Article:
• Yakima County Corrections Officer Dan Oaks, end of watch Aug. 1. Corrections Officer Oaks died after contracting COVID-19 during an outbreak among staff and inmates at the Yakima County Jail. Officer Oaks had served with the Yakima County Department of Corrections for 15 years. He is survived by his wife and two children, his father, and six siblings.
  • Tulalip Tribal PD Officer Charlie Joe Cortez, end of watch Nov. 17. Officer Cortez died after the 24-foot fisheries enforcement vessel he was in capsized after being struck by a rogue wave in the Puget Sound. Officer Cortez was not located and, due to cold water temperatures and adverse weather conditions, it was determined he could not have survived. Officer Cortez had served with the Tulalip Tribal Police Department for three years.  His is survived by his two children, parents, and brother.
  • Grant County Dep. Jon Melvin, end of watch Dec. 11. Dep. Melvin died from complications as the result of contracting COVID-19 during a presumed exposure while on duty. Dep. Melvin had served with the Grant County Sheriff’s Office for 35 years. He is survived by his son, father, and sister.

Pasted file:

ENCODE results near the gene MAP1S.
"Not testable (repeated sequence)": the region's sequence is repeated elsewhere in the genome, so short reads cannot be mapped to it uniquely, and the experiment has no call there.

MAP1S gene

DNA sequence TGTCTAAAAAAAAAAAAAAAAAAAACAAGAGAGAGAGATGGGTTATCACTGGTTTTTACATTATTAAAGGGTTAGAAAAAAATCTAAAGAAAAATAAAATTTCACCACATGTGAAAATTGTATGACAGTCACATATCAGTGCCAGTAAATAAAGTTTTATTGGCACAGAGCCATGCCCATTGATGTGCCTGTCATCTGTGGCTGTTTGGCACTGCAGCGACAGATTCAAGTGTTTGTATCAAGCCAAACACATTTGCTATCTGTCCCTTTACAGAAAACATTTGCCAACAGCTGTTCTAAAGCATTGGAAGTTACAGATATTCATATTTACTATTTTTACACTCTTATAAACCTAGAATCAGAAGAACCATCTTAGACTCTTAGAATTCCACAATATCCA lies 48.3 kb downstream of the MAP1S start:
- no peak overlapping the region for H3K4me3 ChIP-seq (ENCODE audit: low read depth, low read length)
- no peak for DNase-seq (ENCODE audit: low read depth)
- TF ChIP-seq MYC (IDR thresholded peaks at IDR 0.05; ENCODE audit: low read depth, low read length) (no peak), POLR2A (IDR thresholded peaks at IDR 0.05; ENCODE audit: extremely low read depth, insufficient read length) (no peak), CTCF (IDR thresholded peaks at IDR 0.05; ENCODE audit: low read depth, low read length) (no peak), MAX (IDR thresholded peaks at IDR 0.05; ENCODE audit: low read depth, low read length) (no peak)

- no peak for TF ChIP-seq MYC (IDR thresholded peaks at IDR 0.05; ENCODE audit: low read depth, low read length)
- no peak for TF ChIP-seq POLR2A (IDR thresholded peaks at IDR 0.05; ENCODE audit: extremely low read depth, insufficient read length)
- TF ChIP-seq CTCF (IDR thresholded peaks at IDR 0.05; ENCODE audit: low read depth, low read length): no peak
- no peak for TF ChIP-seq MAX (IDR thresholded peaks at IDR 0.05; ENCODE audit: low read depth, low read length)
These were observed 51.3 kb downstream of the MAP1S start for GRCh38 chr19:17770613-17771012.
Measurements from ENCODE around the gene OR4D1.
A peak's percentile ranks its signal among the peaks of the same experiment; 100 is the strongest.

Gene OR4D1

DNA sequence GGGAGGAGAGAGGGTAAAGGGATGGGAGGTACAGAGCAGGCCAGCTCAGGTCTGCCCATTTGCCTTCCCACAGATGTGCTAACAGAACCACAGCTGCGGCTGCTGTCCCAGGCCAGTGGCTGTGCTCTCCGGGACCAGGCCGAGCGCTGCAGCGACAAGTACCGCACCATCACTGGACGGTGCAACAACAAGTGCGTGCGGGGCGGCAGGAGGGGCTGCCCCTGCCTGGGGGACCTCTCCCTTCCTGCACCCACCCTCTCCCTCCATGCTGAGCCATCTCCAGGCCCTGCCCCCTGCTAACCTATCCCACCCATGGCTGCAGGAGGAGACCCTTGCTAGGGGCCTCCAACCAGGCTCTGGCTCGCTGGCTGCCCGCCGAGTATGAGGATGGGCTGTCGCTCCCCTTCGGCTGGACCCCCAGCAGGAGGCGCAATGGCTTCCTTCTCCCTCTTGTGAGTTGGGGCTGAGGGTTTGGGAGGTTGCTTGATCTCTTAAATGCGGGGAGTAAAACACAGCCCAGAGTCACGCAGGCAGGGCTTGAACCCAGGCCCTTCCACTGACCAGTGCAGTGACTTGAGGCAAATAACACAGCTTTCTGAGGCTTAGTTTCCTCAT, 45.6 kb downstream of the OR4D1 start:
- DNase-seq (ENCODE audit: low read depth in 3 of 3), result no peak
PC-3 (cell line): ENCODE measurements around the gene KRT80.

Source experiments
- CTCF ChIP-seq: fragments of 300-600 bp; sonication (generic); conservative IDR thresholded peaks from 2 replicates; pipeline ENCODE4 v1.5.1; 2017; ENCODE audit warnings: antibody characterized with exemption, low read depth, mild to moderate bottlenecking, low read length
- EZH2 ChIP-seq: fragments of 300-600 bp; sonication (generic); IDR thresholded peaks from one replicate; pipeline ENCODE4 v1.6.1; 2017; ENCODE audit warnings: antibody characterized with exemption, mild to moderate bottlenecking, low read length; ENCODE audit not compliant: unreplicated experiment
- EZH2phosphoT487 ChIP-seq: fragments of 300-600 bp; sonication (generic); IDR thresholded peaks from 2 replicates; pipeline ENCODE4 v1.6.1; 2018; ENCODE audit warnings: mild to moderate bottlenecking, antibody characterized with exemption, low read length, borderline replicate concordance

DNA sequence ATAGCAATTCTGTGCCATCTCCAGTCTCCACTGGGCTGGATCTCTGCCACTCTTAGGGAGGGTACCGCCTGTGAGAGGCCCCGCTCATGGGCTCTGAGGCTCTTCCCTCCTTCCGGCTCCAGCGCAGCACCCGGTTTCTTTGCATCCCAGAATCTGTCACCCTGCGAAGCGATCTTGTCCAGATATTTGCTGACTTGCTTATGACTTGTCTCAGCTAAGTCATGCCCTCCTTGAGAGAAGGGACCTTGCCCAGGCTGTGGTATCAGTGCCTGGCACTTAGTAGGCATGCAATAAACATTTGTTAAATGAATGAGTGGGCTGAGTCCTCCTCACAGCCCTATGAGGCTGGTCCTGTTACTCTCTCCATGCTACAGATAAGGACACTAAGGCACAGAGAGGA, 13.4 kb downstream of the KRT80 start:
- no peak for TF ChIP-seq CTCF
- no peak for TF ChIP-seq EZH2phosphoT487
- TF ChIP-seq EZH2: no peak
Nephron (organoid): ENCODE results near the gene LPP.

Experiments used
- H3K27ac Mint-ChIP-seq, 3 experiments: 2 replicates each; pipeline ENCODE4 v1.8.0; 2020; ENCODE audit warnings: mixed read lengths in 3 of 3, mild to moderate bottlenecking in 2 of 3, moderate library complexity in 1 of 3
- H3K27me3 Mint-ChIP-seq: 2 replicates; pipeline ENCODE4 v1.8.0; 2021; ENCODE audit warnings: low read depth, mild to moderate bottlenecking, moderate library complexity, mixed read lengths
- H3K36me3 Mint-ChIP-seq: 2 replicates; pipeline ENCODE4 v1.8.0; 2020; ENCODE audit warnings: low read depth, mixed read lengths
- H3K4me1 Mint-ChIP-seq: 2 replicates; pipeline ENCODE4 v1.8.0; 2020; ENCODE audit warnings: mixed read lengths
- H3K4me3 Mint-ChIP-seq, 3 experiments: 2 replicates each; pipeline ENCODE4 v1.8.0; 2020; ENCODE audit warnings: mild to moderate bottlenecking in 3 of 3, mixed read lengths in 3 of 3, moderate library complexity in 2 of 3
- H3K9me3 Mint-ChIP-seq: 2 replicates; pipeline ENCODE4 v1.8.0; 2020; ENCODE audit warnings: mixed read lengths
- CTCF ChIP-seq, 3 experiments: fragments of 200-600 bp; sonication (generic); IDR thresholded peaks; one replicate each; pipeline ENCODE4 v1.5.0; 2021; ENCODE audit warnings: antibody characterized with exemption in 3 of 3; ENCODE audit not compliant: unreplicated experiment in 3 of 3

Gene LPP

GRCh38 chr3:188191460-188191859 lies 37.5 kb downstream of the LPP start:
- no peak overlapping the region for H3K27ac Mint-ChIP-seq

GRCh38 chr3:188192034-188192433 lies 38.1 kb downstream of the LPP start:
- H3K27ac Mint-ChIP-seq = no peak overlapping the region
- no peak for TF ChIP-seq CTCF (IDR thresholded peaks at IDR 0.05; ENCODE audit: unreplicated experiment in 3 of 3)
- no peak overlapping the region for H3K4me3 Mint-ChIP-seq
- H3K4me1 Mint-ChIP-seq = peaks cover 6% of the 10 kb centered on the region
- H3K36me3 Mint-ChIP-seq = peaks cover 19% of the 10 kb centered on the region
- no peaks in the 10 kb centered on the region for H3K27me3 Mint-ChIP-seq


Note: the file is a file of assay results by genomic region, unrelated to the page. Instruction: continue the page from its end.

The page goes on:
• Washington State Corrections Officer David A. Christensen, end of watch Dec. 29. Correctional Officer Christensen died from complications as the result of contracting COVID-19 during an outbreak among employees and inmates at the Stafford Creek Corrections Center in Aberdeen. Officer Christensen had served in law enforcement for 40 years. He is survived by his son and three sisters.

Washington State has lost 329 LEO’s in the line of duty, dating back to March 6, 1854.

For more information

To schedule interviews or for more specific information about any of the honored officers or particular incidents, contact Shannon Sessions directly 425-478-6524 or email: safetysessions@comcast.net.

The Memorial was created to provide one way to honor officers in Washington State who have been killed in the line of duty. The Memorial provides a lasting tribute to those brave law enforcement officers and serve as lasting recognition of our deep appreciation of their sacrifice.

To maintain the dignity and sanctity of the Memorial, procedure has been established to ensure that proper deliberation is given in selecting the individuals who will be listed on the Memorial.